Not everyone of us can travel to every place in one lifetime. There’s another way though. Why Armchair travel of course. In this new feature I’ll be reviewing travelogues or books that give us some understanding of a particular place or culture at a particular time. I hope you have fun reading it. Today we go to 1986 China.
Title: Undress me in the temple of heaven
Author: Susan Jane Gilman
Genre: Travelogue, memoir
Paperback: 320 pages
Publisher: Grand Central Publishing; 1 edition (February 8, 2010)
When I read the words ‘China’ and ‘travelogue’ together, I instantly gravitate towards it. And the events in this book take place in 1986 when China was only recently open for travel to foreigners. We went to Shanghai and Beijing about a year back and even now, it’s very difficult to communicate because other than the hotel staff no one spoke English. We faced a bit of difficulty traveling as we had to write down the name of places in Chinese and also take the map along with us. Going anywhere impromptu was out of the question.
So when Susan and Claire decide to go travel the world for a year and choose China as their destination, I was equally fascinated and weary considering the state of the country back then.This travelogue is funny and raw and honest. Susan accepts that they both didn’t know what they were doing. They were in a land about which they knew nothing. They were afraid and lonely. I expected a typical self-absorbed backpacker travelogue where they hook up with other backpackers, have drunken nights, break the rules and finally get enlightened by the meaning of life and happiness.
We had assumed, of course, that traveling would elevate us to a higher level of consciousness, that by backpacking through china, we’d absorb great wisdom the way a chunk of bread might soak up a plate full of sauce _ that our minds would dilate with insight _and wherever we went, we’d sprout razor-sharp cultural observations worthy of great philosophers. Instead, as we trudged around Shanghai the next few days, our thoughts became nearly per-verbal: can I eat that? This is itchy. I need to pee.
I was so wrong.
First off, traveling with a non-compatible traveler, that too around the world, can be taxing. And if you are naive, fresh out of college and not broad-minded enough, it can be a nightmare. When Susan and Claire reach Hong Kong, they are tired and frustrated by the lack of descent food, descent place to stay and lack of western amenities. Soon they venture into China and they start getting homesick and frustrated not only with China but also with each other. The book, in the beginning is funny and light and a pleasure to read. But as their whining and their frustration increases, I became increasingly irritated by the fact that they didn’t seem to realize what a great opportunity they had to set foot in a place where very few people had before. They look down upon everyone and everything and behave like spoiled princesses.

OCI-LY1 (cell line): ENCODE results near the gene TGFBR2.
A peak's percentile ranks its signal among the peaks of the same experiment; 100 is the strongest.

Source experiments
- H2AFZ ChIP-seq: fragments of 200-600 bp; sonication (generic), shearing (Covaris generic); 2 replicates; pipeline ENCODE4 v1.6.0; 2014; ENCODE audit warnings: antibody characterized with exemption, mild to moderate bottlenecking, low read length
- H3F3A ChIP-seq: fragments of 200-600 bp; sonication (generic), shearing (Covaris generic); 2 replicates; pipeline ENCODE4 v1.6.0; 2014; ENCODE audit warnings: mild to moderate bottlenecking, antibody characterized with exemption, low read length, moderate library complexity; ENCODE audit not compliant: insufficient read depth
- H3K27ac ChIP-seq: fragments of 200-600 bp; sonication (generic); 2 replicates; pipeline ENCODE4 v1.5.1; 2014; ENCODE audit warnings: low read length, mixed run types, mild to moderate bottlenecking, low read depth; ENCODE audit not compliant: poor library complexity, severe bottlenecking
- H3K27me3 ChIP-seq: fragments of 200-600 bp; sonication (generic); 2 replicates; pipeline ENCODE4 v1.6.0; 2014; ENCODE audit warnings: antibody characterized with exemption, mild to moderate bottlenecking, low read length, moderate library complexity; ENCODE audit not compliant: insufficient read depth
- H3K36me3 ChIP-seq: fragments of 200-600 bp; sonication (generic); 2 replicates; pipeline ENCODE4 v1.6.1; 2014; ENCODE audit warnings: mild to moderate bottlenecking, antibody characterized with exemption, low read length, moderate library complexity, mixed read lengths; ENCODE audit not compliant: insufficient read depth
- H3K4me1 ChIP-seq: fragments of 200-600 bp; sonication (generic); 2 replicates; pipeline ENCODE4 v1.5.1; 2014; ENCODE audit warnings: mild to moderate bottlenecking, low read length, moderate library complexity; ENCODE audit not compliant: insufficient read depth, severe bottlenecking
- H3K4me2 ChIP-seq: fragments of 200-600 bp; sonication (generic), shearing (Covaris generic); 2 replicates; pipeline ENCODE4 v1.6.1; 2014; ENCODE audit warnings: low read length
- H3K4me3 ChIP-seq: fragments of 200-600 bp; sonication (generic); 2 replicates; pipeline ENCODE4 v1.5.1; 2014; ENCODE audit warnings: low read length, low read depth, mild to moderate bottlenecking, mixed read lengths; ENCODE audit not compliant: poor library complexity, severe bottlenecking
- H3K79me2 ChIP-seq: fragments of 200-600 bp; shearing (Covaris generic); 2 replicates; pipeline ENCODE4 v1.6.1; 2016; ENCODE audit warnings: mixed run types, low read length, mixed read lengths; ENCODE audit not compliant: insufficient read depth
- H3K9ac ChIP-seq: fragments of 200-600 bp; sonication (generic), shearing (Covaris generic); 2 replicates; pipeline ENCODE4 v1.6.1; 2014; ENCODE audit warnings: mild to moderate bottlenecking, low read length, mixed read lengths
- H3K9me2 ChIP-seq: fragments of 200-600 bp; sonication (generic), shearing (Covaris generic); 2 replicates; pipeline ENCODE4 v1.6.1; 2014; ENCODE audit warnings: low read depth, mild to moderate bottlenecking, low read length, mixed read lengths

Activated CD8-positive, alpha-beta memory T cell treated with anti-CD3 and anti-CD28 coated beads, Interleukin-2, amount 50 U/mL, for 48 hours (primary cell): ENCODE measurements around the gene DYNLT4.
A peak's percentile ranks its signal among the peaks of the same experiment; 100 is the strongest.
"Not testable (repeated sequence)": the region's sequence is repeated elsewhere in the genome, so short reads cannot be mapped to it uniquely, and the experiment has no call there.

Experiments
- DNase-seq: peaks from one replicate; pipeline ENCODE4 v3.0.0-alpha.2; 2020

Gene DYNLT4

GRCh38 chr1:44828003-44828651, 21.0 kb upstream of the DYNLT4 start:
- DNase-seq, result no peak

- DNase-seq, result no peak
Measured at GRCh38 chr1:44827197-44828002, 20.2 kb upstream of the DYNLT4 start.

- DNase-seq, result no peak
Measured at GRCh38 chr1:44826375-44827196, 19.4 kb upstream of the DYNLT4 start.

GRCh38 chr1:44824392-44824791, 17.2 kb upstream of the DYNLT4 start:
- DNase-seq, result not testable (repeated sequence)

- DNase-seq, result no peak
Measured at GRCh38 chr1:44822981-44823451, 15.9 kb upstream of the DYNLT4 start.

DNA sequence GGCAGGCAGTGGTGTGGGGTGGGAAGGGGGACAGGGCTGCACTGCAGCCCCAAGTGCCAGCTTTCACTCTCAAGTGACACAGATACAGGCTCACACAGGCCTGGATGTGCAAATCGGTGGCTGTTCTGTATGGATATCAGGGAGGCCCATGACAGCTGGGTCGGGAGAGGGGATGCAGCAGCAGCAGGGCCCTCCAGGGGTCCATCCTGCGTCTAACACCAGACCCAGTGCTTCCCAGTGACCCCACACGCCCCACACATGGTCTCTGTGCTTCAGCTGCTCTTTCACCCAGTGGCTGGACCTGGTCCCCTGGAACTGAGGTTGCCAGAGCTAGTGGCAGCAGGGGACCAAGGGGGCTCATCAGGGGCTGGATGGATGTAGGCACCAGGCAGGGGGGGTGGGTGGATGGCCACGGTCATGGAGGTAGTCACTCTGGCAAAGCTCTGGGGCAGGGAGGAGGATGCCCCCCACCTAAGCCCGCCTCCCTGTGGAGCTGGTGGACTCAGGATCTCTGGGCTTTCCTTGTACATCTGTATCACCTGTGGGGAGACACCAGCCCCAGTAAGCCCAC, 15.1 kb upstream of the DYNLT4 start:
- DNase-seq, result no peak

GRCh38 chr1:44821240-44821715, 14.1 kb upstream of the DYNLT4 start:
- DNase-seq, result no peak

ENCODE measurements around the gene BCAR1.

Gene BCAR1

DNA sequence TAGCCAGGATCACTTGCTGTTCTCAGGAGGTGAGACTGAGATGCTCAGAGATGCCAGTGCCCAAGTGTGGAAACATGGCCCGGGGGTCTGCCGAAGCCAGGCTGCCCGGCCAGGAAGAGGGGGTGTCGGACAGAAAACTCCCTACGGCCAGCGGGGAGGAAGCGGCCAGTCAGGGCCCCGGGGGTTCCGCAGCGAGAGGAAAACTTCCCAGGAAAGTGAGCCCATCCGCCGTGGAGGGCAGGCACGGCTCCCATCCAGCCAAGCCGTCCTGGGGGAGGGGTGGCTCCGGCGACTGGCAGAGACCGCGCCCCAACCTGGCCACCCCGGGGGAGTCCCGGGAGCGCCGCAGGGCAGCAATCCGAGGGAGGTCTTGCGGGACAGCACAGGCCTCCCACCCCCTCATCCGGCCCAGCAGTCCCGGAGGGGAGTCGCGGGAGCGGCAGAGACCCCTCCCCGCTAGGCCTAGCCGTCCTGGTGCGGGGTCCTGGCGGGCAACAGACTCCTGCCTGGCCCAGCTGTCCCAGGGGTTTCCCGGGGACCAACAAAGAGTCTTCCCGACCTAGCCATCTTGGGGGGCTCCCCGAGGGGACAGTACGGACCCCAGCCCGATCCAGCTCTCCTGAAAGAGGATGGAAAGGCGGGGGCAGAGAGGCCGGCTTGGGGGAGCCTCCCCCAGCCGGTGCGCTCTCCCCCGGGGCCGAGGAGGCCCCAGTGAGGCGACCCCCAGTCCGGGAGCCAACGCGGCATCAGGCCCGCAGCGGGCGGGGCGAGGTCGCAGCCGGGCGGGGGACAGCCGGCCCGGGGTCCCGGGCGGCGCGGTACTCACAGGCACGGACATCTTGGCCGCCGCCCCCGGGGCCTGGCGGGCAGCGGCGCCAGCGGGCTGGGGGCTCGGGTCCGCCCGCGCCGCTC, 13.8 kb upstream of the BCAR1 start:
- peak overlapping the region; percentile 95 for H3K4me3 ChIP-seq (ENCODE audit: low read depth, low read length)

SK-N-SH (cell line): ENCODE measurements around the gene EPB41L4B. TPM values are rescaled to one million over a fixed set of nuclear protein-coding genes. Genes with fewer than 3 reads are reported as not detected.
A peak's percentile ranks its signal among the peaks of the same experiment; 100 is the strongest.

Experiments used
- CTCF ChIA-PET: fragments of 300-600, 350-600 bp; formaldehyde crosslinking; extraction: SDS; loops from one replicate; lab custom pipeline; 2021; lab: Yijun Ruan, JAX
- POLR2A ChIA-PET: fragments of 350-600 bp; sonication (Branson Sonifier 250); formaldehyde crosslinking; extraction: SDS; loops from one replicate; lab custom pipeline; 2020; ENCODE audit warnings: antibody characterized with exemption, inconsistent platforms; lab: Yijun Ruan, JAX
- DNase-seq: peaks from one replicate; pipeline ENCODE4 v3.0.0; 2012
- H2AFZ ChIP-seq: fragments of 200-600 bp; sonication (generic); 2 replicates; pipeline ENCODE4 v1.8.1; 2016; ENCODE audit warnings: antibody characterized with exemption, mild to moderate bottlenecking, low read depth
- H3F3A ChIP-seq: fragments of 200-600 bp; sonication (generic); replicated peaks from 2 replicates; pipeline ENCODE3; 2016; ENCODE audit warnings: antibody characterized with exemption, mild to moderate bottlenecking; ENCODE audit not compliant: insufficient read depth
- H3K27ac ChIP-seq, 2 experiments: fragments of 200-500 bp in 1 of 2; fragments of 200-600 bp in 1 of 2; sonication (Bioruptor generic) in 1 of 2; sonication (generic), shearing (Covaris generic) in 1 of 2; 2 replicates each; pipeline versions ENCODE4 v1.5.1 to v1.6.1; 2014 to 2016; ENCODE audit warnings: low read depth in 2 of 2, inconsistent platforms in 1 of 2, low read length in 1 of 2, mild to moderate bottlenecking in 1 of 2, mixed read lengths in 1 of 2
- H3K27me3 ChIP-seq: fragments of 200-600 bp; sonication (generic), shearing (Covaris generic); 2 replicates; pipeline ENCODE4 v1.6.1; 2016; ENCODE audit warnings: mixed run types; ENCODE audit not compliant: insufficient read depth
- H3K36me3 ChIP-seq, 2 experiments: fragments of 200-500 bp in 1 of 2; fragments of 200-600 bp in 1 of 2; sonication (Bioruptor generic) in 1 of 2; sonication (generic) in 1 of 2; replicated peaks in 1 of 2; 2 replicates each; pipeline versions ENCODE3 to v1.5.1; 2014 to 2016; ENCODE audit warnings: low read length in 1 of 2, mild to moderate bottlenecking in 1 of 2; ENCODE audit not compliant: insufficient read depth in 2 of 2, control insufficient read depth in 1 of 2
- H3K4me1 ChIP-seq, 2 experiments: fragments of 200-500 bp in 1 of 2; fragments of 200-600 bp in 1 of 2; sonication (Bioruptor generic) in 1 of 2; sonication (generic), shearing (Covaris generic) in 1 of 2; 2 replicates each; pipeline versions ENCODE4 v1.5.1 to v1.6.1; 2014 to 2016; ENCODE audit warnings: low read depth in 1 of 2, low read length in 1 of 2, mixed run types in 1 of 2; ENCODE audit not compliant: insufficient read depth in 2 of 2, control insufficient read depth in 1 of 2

The story builds up slowly but steadily until the very end where it becomes supremely difficult to put the book down until you know what happened next. Both the girls fall into a spiral of confusion and frustration until a series of terrifying events force Susan to take action. Susan is from a poor family in New York and says she’s lived in difficult and dangerous situations back home, but to me she doesn’t seem prepared one bit. I could chalk it down to her not being able to understand the language and the people but she is plain and simply selfish. I felt like whacking her several times.
But one thing you cannot fault in Susan is her honesty. She could have easily turned this into a story of adventure where they came out unscathed to tell the story to the world. But at that point she had just given up. In hindsight, she realizes what she has seen and experienced was no less unique and a privilege. And the fact that they both came out of a terrifying situation which could have turned into a nightmare was no less than a miracle.
The authors writing is fluid and she brings to life the streets and people of China in 1986. Her observations are astute although influenced by the girl she was back then. Her hindsight 20 years later helps give more perspective and details than it might if she had written the book immediately after returning to America.
Despite all my frustrations with the book, or maybe because of it and how involved I became in their lives for that short time, ‘Undress me in the temple of heaven‘ will be one of my favorite travel memoirs ever.